“I really don’t feel like a hero,” Yusupov said. “I did what I had to do, saved the plane, the passengers, the crew.

Read: A good Samaritan jumped into water and saved a toddler who fell out of a car, authorities say

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2. US Airways flight 1549 in 2009

A photo of the event dumbed the Miracle on the Hudson. A partially submerged Airbus A320 with front emergency slides deployed.
Image via Flickr

This flight has been nicknamed “Miracle on the Hudson” and it’s clear why. A flight from New York to Charlotte, North Carolina, collided with a flock of Canada geese. Both of the engines were extremely damaged and refused to restart. Unable to reach any nearby airports, Captain Chesley “Sully” Sullenberger III attempted the risky and rare water landing into the Hudson River. 

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His efforts saved his four crew members and 150 passengers. Everyone exited the plane through forward slides/rafts and onto inflatable rafts. Ferries and emergency responders rescued them minutes later. While many people had hypothermia, only five people suffered from serious surgery, including a flight attendant who needed surgery on their leg.

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Afterward, Sullenberger became a national hero. The plane was later removed from the river and put on display at the Carolinas Aviation Museum in Charlotte. [2]

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3. United Airlines Flight 232 in 1989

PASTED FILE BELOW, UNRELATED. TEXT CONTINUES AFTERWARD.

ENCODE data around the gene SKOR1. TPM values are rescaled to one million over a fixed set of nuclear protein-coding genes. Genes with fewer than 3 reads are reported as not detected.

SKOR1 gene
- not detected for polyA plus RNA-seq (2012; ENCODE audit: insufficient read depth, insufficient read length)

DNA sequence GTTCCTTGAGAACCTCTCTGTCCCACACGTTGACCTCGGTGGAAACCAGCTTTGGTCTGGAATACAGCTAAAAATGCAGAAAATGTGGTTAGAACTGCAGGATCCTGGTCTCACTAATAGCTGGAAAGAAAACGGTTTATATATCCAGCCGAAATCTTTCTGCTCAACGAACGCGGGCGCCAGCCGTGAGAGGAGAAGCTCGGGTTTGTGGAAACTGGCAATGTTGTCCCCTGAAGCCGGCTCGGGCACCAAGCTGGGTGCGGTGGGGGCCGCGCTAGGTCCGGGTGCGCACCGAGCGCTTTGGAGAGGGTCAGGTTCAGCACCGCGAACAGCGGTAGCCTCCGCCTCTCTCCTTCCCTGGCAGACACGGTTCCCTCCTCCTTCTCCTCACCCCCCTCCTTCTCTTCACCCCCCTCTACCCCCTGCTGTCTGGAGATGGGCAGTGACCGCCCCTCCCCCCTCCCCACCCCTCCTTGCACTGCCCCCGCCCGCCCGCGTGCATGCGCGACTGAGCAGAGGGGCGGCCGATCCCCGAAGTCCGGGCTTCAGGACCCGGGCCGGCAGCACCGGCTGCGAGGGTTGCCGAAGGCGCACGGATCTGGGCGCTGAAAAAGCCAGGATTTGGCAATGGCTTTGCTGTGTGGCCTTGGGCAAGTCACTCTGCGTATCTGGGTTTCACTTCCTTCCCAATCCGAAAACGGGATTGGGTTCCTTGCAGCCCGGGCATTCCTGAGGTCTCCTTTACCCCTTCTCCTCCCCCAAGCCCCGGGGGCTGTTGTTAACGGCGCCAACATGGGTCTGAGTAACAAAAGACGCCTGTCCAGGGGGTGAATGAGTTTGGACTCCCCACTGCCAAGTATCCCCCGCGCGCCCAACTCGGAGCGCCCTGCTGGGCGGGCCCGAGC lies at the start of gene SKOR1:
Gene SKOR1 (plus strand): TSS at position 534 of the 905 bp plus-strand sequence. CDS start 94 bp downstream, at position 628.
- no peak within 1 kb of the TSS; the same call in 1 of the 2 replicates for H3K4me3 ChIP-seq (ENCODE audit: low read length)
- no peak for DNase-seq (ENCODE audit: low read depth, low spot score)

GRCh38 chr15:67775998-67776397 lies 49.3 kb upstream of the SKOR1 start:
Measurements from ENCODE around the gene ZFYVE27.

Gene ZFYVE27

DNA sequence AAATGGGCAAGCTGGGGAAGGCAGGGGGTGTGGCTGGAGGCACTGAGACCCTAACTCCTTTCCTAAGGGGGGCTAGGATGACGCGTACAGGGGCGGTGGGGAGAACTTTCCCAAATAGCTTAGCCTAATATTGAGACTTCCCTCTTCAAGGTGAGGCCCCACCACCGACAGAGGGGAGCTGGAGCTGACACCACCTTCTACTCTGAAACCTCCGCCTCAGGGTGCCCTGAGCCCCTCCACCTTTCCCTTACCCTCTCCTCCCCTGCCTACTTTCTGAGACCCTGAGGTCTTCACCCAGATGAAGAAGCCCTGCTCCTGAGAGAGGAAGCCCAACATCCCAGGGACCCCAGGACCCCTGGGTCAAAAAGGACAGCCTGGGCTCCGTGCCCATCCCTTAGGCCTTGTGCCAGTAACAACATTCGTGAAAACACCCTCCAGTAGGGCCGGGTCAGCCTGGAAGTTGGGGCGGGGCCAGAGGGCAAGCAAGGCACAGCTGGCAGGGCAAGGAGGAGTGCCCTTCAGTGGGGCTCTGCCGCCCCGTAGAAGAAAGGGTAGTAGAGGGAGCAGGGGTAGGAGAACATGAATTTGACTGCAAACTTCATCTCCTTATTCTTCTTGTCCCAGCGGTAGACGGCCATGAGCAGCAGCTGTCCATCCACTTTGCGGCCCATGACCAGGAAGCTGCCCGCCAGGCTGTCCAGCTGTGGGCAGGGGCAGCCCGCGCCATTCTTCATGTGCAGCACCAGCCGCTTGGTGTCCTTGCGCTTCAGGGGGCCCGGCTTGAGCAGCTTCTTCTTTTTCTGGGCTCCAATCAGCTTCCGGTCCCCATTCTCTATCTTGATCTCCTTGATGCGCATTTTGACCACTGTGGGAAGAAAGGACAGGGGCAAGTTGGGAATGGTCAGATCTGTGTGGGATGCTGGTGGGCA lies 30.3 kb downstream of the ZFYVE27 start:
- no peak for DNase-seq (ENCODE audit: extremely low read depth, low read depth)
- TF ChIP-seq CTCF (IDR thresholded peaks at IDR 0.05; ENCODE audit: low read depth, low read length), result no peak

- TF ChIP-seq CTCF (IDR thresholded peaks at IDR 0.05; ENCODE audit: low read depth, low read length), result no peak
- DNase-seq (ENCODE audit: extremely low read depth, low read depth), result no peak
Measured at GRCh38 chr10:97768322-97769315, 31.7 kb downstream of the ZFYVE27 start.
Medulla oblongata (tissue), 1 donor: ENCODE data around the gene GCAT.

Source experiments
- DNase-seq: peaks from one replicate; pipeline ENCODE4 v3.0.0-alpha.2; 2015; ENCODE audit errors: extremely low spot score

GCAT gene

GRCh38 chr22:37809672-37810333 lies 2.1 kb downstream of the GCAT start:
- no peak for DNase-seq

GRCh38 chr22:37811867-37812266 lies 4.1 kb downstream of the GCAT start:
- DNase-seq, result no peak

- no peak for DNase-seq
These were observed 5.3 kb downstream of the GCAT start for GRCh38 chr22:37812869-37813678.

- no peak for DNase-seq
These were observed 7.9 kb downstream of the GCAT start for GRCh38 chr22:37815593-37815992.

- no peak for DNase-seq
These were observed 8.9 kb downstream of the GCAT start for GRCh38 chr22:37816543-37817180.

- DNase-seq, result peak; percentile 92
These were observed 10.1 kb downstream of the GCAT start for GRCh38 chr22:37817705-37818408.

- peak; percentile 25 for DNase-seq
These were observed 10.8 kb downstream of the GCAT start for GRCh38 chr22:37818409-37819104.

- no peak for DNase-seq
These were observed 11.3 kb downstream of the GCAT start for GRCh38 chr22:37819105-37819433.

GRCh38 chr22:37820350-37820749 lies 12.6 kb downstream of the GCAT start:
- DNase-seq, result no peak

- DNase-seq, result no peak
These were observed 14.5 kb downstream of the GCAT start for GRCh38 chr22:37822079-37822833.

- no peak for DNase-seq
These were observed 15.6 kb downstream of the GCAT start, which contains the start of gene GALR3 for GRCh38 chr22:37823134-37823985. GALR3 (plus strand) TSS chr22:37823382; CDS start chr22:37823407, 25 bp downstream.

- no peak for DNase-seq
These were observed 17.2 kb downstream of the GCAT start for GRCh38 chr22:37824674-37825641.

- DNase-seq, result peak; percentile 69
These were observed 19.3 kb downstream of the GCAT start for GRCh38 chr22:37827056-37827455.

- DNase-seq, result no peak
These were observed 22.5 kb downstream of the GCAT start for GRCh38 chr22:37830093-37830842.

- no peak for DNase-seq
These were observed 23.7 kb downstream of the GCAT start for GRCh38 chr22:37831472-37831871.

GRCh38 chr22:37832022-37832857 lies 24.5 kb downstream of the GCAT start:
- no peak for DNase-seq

United Airlines Flight 232
Image via Wikipedia

The crew lost control of the plane after an engine explosion cut the hydraulic lines. The pilot, Captain Al Haynes, managed to crash-land the Sioux City airport in Iowa. This flight ended in tragedy as 112 people died during the crash. However, 184 survived because of the masterful piloting and calm leadership from Haynes and his crew.

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Haynes, after recovering from his injuries from the crash, returned to his position as a pilot. He passed away in 2019 at the age of 87, just one month after the 30th anniversary of the incredible flight. During his life, he gave numerous interviews and speeches about the flight. According to his daughter, Laurie Arguello, “He wanted something positive to come out of the bad things that happened. It was really important to him that people knew about how important teamwork was.” [3]